Virtual reality’s future in journalism
The use of virtual reality in media storytelling is getting a lot of attention – especially in Stanford’s journalism program.
Instructors GERI MIGIELICZ and JANINE ZACHARIA recently taught a course – Immersive Journalism – for 12 undergraduate and graduate students. During the 10-week class, they examined virtual reality (VR) stories and packages published by the New York Times, Wall Street Journal and ABC News, among other media outlets.
The students, working in teams, also captured their own 360-degree video, using a two-lens camera and a six-camera array. They learned how to stitch their footage to create spherical video experiences. And they studied 3-D modeling and computer-generated avatars and learned about the pioneering work of others in the field.
When someone puts on a VR headset, the experience may make him believe he is somewhere that he is not. This illusion of being present in a different environment can seem highly persuasive when the virtual world responds to the participant’s eye or hand movements.
As a result, VR may prove to be a disruptive technology for journalism, but there is still much to learn. With that in mind, the Stanford class recently published a “dos” and “don’ts” guide for using VR in journalism. The big-picture issue, Migielicz and Zacharia wrote at the outset, was the fundamental question: “Why would you use virtual reality in your storytelling in the first place?”
The answer, the instructors and students concluded, is not what one might think. Think quality over quantity.
“We found that trying to apply traditional journalism video techniques to virtual reality is problematic both ethically and narratively, and the medium may require a brand new set of guidelines,” wrote Migielicz, the Lorry I. Lokey Visiting Professor of Professional Journalism, and Zacharia, the Carlos Kelly McClatchy Visiting Lecturer.
The reality is that most news stories are not appropriate for the technology. Right now, it is more of a complement to other forms of reporting than a platform that can replace them.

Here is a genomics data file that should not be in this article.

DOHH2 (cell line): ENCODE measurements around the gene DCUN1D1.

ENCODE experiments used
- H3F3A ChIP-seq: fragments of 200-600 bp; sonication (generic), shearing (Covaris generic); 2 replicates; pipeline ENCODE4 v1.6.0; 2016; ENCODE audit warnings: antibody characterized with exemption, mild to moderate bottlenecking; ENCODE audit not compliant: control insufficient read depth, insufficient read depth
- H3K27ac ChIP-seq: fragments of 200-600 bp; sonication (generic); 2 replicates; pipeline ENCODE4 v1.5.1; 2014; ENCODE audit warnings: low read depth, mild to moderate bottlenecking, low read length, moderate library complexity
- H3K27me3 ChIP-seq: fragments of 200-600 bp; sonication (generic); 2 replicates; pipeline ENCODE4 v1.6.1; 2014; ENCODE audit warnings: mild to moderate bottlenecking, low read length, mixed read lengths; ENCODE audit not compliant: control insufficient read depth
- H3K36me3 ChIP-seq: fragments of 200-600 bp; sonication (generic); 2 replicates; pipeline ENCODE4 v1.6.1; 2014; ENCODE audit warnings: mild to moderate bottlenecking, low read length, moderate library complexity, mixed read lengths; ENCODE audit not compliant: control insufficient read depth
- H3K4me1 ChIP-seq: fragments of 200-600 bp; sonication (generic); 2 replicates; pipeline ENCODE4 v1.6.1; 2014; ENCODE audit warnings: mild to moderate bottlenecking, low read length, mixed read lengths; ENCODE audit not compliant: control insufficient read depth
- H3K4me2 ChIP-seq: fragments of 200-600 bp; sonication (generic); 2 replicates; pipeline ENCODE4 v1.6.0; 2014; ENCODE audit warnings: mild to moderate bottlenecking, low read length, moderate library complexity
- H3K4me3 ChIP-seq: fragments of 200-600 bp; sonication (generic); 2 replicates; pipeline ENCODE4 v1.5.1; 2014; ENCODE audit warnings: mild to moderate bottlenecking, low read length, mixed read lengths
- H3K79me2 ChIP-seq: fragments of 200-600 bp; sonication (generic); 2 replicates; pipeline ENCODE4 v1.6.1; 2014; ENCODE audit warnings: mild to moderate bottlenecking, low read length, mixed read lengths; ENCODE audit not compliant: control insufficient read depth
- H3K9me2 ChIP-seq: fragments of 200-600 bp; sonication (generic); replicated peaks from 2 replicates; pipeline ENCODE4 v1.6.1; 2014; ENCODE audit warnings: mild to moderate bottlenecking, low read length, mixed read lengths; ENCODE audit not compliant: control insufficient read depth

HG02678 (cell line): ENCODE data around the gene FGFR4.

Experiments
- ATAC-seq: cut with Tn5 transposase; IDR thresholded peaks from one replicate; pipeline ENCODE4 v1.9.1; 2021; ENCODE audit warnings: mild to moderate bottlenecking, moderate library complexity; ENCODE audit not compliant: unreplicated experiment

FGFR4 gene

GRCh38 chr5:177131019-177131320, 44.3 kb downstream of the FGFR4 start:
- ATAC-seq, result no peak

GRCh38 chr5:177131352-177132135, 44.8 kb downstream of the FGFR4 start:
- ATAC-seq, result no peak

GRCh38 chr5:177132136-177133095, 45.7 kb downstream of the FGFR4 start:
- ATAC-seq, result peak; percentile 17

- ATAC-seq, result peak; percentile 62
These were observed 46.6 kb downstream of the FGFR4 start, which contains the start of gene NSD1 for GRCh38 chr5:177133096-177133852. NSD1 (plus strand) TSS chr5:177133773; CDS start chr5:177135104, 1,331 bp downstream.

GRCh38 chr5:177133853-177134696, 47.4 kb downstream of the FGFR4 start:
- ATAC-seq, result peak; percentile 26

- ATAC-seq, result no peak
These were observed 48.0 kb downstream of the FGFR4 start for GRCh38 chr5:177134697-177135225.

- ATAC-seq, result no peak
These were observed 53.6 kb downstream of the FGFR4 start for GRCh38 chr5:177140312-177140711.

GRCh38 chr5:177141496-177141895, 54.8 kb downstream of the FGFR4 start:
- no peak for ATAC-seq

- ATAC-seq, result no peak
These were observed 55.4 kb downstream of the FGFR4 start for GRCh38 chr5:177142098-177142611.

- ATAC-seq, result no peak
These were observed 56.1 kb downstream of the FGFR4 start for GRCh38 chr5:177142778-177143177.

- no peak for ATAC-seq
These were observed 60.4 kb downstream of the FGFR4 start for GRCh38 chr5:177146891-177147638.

Journalists, they suggested, should only consider using VR in their storytelling for difficult-to-access places, when being in a place virtually significantly expands the story beyond the written narrative and where turning one’s head side-to-side is essential.
“If all the action is front and center – say at a political debate –you don’t need spherical video,” they wrote.
Ethical and objectivity considerations exist as well. Virtual reality is a potentially powerful empathy-generating tool, as research by Stanford’s Virtual Human Interaction Lab has found. As a result, using VR in storytelling could increase audience empathy far beyond what a photo or regular video, let alone written narrative, could do.
“How do we as journalists reconcile this with objectivity and other traditional standards? Will it make viewers feel like there is an agenda?” they asked.
In the end, VR in journalism will likely succeed, Migielicz and Zacharia said. Investment in and development of the technology is accelerating.
“With the exciting content that has been produced so far,” they said, “the trajectory for quality content in the VR space already has a foundation. Once you experience a VR ‘ah-ha’ moment, you can’t wait to find the next one.”